Thursday, August 15, 2013

The Power of Cover Art - Guest Post by Leigh K. Hunt

It is totally awesome to have my writing (and graphic designer) buddy, join me on YAlicious today. I asked Leigh, if she'd be happy to put together a post on cover art, because this girl is a talent and has a keen eye for what works and what doesn't.

Thanks so much for being here, Leigh :)

Wow – thank you for having me here at YAlicious, Mel – lovely to hang out with you guys.

Today I want to say a few words about cover art, and the marketing power it has over our readers. And I’m going to sum up this post in three sentences: If you have good solid cover art and design, you have a phenomenal marketing advantage. If you don’t? Then it’s time to get clued up.
I have been giving cover design advice to authors for years. Seriously. Years. I have laughed, I have cried, and I have even wept in appreciation for amazing covers. I am that passionate about it. In this post I am going to give examples of what I consider a bad cover, an average cover, and a brilliant cover.

And if you are a writer – you need to strive for a brilliant cover – because that is a marketing tool you cannot afford to ignore. You want sales? There are some people (*gasp*) that do actually judge books by their covers. You want to know what else? I’m one of them. Seriously. I kid you not. As a designer, and as a writer – I want to read a book with an amazing cover. Because I know that if the book has an incredible cover that makes me go ‘ahhhh…’ then I know that the author has put in the time, energy, and love into the cover – and I *hope* that they have done the same with their writing and editing of a brilliant novel.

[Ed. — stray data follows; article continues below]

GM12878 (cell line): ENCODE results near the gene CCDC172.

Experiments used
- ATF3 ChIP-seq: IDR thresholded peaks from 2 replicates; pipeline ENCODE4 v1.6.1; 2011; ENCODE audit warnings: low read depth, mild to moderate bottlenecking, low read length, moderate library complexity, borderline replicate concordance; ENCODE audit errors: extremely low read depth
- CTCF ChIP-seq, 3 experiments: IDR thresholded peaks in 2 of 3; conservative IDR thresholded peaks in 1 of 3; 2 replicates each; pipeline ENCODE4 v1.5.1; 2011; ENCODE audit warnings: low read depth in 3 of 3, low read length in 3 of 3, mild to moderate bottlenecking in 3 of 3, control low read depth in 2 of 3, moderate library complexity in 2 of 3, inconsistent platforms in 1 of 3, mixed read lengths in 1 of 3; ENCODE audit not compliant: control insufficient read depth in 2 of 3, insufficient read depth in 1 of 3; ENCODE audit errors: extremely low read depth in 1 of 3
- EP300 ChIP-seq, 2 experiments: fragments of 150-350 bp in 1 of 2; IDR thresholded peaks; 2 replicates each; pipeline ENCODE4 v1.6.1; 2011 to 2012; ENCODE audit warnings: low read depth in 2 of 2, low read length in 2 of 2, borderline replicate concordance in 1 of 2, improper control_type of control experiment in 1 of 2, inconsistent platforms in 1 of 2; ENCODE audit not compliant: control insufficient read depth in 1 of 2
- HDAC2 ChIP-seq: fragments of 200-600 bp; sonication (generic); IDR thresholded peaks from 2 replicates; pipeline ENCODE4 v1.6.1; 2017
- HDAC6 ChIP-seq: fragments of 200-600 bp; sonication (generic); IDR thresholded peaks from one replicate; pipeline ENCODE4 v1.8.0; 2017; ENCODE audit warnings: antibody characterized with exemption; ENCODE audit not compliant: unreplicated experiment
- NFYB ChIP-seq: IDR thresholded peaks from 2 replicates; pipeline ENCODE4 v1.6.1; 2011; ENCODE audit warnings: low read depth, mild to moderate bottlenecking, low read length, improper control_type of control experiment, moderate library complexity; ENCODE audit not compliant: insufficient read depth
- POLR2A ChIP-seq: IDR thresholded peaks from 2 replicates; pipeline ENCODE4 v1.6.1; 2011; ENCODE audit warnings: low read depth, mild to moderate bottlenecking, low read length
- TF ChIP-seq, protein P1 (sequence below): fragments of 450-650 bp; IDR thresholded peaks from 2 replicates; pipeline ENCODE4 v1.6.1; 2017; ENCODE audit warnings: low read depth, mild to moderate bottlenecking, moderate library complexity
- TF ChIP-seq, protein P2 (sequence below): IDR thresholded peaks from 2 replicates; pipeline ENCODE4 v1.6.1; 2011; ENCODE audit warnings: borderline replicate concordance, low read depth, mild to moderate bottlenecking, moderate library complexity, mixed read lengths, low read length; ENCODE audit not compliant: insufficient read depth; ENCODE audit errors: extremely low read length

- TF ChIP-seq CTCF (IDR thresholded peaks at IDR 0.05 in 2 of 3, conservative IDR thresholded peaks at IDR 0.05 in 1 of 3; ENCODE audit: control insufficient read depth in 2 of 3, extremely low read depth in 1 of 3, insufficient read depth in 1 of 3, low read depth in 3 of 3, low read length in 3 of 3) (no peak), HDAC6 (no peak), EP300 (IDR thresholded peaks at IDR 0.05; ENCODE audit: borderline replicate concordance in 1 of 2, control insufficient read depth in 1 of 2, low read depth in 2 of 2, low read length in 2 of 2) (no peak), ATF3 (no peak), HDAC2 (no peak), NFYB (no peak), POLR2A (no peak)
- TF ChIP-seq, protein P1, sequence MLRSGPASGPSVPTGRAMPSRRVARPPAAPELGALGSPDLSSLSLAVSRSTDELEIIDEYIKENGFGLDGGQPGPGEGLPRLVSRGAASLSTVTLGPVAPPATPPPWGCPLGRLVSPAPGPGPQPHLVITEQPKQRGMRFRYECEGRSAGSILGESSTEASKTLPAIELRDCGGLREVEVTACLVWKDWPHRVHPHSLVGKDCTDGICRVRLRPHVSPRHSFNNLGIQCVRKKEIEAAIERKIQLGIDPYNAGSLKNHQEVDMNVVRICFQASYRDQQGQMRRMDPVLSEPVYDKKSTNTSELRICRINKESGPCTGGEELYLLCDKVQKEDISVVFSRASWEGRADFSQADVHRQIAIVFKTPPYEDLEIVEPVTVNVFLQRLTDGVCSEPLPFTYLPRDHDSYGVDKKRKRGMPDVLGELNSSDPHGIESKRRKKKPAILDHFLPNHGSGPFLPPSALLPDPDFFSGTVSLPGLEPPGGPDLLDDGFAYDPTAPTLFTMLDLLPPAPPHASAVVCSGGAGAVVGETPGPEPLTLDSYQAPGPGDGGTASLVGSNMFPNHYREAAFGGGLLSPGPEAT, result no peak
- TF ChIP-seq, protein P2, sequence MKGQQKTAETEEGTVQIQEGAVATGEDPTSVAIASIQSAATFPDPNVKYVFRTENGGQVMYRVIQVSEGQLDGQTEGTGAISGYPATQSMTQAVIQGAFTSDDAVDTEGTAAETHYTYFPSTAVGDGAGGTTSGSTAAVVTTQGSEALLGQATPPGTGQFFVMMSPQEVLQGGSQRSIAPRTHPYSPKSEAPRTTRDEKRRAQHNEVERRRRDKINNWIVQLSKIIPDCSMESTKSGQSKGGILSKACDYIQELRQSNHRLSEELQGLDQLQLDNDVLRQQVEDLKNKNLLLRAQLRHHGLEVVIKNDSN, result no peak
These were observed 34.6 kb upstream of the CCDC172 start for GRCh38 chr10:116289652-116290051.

For this exercise, I’m choosing three different covers all on stories about vampires. First up – to demonstrate is what I consider a bad book cover to look like – Saint Sanguinus, by Someone… Someone… Smith? (I’m not entirely sure who, because I can’t really read the first two names….): 

This is my analysis of the cover. 
- No cohesion in the image. It has unblended layers, making it look clunky, and a lot like a bad computer game from the 80s.  Colours are incredibly contrasting, making it hard to look at.
     - Font is unreadable, both for the title, and the author name. Erm… and speaking of the title? What on earth does that even mean? Titles should be catchy or easy to understand, or perhaps they could even possess some sort of insight as to what the book is about.
    - And while I’m sure the young chap on the front cover is a nice enough dude in real life – he doesn’t make a very captivating cover model, and most definitely does not make me want to read the book.

In summary – this cover turns me against ever buying the book. And you know what? That is so not cool for the author, as I believe every author should have a shot at getting their work read… but when the readers are like me, and constantly judge books by their covers – this story is not even going to make the reading list in a million years. Because there are a million other vampire stories out there with better covers.


Next up is a cover that I consider pretty average. Carrie Vaughn’s ‘Kitty in the Underworld’ cover is okay and it does the job. But it doesn’t jump out at me.
This is my analysis.

     - While there is nothing really fundamentally wrong with this cover – it just doesn’t attract me as a reader. This cover is what I consider - boring.